Rain was predicted, but the clouds held off, allowing bright sun to filter down and settle in pools of platinum gold on the spongy forest floor.
A cedar fire, long and rectangular, contained within a perimeter of hefty stones, spun smoky grey tendrils into the air, entwining more than 85 people—Indigenous and settler—who gathered in early October for a Coast Salish pit cook. This traditional cooking method, once common among coastal Indigenous communities, hasn’t been practiced for a century.
The all-day event was organized by Stephanie Johnson, a Métis graduate student from Nanaimo, B.C., who ensured the pit cook, accompanied by an elaborate blanketing ceremony honouring Indigenous elders, was carried out in the Hul’q’umi’num language with traditional singing, drumming, gift-giving, storytelling and feasting. It reinforced Indigenous spiritual connections to the land, while serving as a step along the bumpy road to truth and reconciliation.
The pit cook was held in the traditional territory of the Stz’uminus people in the 31-hectare Wildwood ecoforest, 17 kilometres south of Nanaimo. Here, first- and second-growth coastal Douglas firs, as well as red cedar, bigleaf maple, flowering dogwood and arbutus trees grow, making Wildwood a rare and unique ecosystem. Plants and herbs like licorice fern, yerba buena, wild blackberries, and Grand fir flourish. These were collected and simmered in large, water-filled stainless steel pots among the crackling logs, and steeped into cups of surprisingly sweet ambrosia tea.
For several years, Johnson has focused her professional and academic work on integrating the Truth and Reconciliation Commission of Canada’s calls to action into settler culture. Just as Indigenous peoples have been forced to “walk in two worlds” for centuries under the yoke of colonialism, so too must settlers learn to balance on this high wire, “reimagining reconciliation as a daily practice,” Johnson says.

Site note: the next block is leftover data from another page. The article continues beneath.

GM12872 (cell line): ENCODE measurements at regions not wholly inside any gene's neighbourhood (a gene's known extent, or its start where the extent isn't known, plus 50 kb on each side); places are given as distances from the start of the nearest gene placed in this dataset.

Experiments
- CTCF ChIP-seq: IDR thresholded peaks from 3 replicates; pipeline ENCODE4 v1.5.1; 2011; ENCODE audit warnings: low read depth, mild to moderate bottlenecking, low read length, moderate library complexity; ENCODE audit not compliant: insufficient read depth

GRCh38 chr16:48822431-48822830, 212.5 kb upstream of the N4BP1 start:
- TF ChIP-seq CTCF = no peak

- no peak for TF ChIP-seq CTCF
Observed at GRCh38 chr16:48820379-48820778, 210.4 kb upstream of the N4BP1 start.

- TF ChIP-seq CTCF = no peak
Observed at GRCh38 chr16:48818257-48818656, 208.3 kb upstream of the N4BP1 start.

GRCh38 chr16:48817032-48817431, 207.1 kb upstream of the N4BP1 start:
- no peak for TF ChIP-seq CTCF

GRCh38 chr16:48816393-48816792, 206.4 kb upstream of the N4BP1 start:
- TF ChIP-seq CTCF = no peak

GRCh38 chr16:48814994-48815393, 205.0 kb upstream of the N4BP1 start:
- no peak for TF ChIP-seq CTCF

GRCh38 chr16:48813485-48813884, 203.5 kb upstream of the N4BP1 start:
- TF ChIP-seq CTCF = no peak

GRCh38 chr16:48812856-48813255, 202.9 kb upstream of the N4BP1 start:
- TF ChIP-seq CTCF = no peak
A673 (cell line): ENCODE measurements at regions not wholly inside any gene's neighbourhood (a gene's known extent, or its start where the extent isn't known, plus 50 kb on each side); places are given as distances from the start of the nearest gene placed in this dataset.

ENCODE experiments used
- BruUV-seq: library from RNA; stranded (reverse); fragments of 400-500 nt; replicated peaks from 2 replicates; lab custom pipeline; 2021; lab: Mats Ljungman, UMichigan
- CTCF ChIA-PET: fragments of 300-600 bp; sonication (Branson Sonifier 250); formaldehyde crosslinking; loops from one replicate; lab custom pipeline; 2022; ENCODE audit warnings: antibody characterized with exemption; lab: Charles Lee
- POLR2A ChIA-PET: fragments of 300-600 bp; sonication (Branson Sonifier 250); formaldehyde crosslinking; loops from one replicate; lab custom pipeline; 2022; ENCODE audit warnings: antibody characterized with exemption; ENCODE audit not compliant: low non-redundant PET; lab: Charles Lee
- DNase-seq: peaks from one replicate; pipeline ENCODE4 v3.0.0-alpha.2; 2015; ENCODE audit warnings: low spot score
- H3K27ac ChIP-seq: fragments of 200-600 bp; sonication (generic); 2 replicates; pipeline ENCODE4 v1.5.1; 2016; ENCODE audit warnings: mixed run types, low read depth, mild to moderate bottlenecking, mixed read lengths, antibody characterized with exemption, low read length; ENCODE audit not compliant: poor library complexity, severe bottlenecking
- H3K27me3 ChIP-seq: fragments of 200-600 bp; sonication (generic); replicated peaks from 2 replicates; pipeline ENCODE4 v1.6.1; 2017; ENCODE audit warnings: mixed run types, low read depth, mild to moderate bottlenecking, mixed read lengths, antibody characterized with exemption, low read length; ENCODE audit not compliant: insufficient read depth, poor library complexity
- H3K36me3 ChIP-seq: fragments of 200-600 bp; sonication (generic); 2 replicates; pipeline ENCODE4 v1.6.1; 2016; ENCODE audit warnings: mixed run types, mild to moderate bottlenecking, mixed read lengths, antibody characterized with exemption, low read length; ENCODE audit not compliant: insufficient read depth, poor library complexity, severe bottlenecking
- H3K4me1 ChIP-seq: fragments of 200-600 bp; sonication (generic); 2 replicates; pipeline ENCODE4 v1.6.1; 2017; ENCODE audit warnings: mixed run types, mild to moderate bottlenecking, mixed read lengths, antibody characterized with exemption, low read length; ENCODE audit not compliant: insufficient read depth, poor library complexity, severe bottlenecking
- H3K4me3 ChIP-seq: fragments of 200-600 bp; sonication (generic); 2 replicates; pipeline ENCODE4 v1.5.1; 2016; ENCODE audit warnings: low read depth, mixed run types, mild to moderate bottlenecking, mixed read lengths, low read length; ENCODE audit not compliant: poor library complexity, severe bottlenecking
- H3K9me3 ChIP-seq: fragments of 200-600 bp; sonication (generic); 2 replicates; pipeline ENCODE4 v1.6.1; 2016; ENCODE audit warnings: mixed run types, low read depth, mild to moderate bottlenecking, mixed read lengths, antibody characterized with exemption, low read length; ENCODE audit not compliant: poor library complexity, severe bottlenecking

Settlers must first understand the deep connection Indigenous peoples have to the sea, sky and forests. “Indigenous worldviews must inform all future efforts to work together. That is true reconciliation,” Johnson says, wearing a flared red wool cape with Coast Salish-styled hummingbird designs. “People with traditional knowledge are the key to sustainability and climate change.”
The connection between nature and human runs so deep that Indigenous peoples regard the land and animals as a relative, says Lawrence Mitchell, or Tsumkwatun in Hul’q’umi’num, a knowledge keeper who drummed and sang traditional melodies at the pit cook.
Stz’uminus hereditary chief George Seymour, 67, called Squtwxulenuhw in Hulq’umi’num’, says it has been 100 years since such an authentic pit cook has been held in central Coast Salish territory. The celebration combined two pit cooking methods: underground and above-ground. Jay Rastogi of Victoria oversaw the creation of the underground pit, used to cook vegetables as well as a 14-kilogram salmon. Rastogi started to dig the hole for the underground pit at 5 AM, then placed rocks at the bottom, piled logs high and set them ablaze, slowly turning the stones red hot. Once the blackened logs had developed scales of white ash, they were removed with shovels.
The next steps were undertaken with military precision and speed, to ensure the rocks remained scorching. Armfuls of salal leaves and sword fern, t’eqe’ and sthxelum respectively in Hulq’umi’num’, were first thrown onto the stones, followed by more than 100 kilograms of layered golden beets, carrots, potatoes, turnips, garlic and beet greens. The remaining t’eqe’ and sthxelum formed the top layer. A long staff of freshly peeled wood was held in the middle of the vegetable layers, acting as a conduit for water, which was poured in to create steam. Finally, the pit was covered with burlap and canvas, and a layer of earth patted down. “The beauty of this was the way we came together as one family, as relatives, Indigenous and settler together,” says Johnson, who undertook the pit cook as part of her studies at Royal Roads University.
About an hour after the vegetables began cooking, the above-ground pit crew leapt into action. Silvery salmon, weighing about three kilograms each, were butterflied and attached to long, thick-skinned branches. Called pi’kwun, or “fish sticks” in Hulq’umi’num’, they leaned slightly over the flames, slow-cooking the robust pink flesh. The fish were ready when they sprouted pale yellow globules of fat like tiny fungi. Elders were served first, with everyone eventually plated with smoke-seasoned fish and al dente vegetables dug up from the pit.